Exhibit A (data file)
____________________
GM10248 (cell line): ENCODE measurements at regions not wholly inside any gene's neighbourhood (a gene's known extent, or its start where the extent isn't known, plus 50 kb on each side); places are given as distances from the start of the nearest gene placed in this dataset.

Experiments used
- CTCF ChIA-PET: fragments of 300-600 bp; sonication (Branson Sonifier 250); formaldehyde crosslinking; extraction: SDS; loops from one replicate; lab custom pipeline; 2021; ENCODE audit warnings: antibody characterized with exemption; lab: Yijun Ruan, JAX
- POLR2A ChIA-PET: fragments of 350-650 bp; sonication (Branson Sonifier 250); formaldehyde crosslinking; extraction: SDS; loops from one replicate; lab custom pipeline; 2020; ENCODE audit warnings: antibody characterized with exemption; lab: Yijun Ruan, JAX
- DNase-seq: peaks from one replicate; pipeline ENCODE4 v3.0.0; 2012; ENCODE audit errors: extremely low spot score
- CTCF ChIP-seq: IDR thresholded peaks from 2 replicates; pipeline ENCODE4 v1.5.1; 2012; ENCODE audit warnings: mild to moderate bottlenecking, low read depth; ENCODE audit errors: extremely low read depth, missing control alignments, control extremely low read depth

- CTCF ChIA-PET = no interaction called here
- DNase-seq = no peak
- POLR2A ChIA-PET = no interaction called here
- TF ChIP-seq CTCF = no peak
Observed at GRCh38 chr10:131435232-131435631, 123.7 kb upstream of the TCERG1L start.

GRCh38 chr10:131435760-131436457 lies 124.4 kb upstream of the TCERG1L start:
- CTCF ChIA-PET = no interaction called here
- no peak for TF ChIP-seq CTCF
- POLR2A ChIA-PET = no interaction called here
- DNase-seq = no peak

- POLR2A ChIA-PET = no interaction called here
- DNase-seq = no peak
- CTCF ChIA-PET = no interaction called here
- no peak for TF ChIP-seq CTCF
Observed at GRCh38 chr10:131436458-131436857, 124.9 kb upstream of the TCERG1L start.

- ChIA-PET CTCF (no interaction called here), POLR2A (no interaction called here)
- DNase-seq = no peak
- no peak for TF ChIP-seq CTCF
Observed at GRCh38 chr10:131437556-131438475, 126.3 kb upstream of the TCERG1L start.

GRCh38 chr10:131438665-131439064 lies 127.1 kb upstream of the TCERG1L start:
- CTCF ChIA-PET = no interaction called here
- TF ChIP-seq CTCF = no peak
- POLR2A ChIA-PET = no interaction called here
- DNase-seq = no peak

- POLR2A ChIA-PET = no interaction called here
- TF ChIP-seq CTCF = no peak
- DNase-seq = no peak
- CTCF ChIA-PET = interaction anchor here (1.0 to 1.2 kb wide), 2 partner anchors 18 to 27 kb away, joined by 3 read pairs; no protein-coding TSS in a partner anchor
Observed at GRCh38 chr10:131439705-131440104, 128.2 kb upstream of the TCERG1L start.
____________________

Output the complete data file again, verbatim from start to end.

GM10248 (cell line): ENCODE measurements at regions not wholly inside any gene's neighbourhood (a gene's known extent, or its start where the extent isn't known, plus 50 kb on each side); places are given as distances from the start of the nearest gene placed in this dataset.

Experiments used
- CTCF ChIA-PET: fragments of 300-600 bp; sonication (Branson Sonifier 250); formaldehyde crosslinking; extraction: SDS; loops from one replicate; lab custom pipeline; 2021; ENCODE audit warnings: antibody characterized with exemption; lab: Yijun Ruan, JAX
- POLR2A ChIA-PET: fragments of 350-650 bp; sonication (Branson Sonifier 250); formaldehyde crosslinking; extraction: SDS; loops from one replicate; lab custom pipeline; 2020; ENCODE audit warnings: antibody characterized with exemption; lab: Yijun Ruan, JAX
- DNase-seq: peaks from one replicate; pipeline ENCODE4 v3.0.0; 2012; ENCODE audit errors: extremely low spot score
- CTCF ChIP-seq: IDR thresholded peaks from 2 replicates; pipeline ENCODE4 v1.5.1; 2012; ENCODE audit warnings: mild to moderate bottlenecking, low read depth; ENCODE audit errors: extremely low read depth, missing control alignments, control extremely low read depth

- CTCF ChIA-PET = no interaction called here
- DNase-seq = no peak
- POLR2A ChIA-PET = no interaction called here
- TF ChIP-seq CTCF = no peak
Observed at GRCh38 chr10:131435232-131435631, 123.7 kb upstream of the TCERG1L start.

GRCh38 chr10:131435760-131436457 lies 124.4 kb upstream of the TCERG1L start:
- CTCF ChIA-PET = no interaction called here
- no peak for TF ChIP-seq CTCF
- POLR2A ChIA-PET = no interaction called here
- DNase-seq = no peak

- POLR2A ChIA-PET = no interaction called here
- DNase-seq = no peak
- CTCF ChIA-PET = no interaction called here
- no peak for TF ChIP-seq CTCF
Observed at GRCh38 chr10:131436458-131436857, 124.9 kb upstream of the TCERG1L start.

- ChIA-PET CTCF (no interaction called here), POLR2A (no interaction called here)
- DNase-seq = no peak
- no peak for TF ChIP-seq CTCF
Observed at GRCh38 chr10:131437556-131438475, 126.3 kb upstream of the TCERG1L start.

GRCh38 chr10:131438665-131439064 lies 127.1 kb upstream of the TCERG1L start:
- CTCF ChIA-PET = no interaction called here
- TF ChIP-seq CTCF = no peak
- POLR2A ChIA-PET = no interaction called here
- DNase-seq = no peak

- POLR2A ChIA-PET = no interaction called here
- TF ChIP-seq CTCF = no peak
- DNase-seq = no peak
- CTCF ChIA-PET = interaction anchor here (1.0 to 1.2 kb wide), 2 partner anchors 18 to 27 kb away, joined by 3 read pairs; no protein-coding TSS in a partner anchor
Observed at GRCh38 chr10:131439705-131440104, 128.2 kb upstream of the TCERG1L start.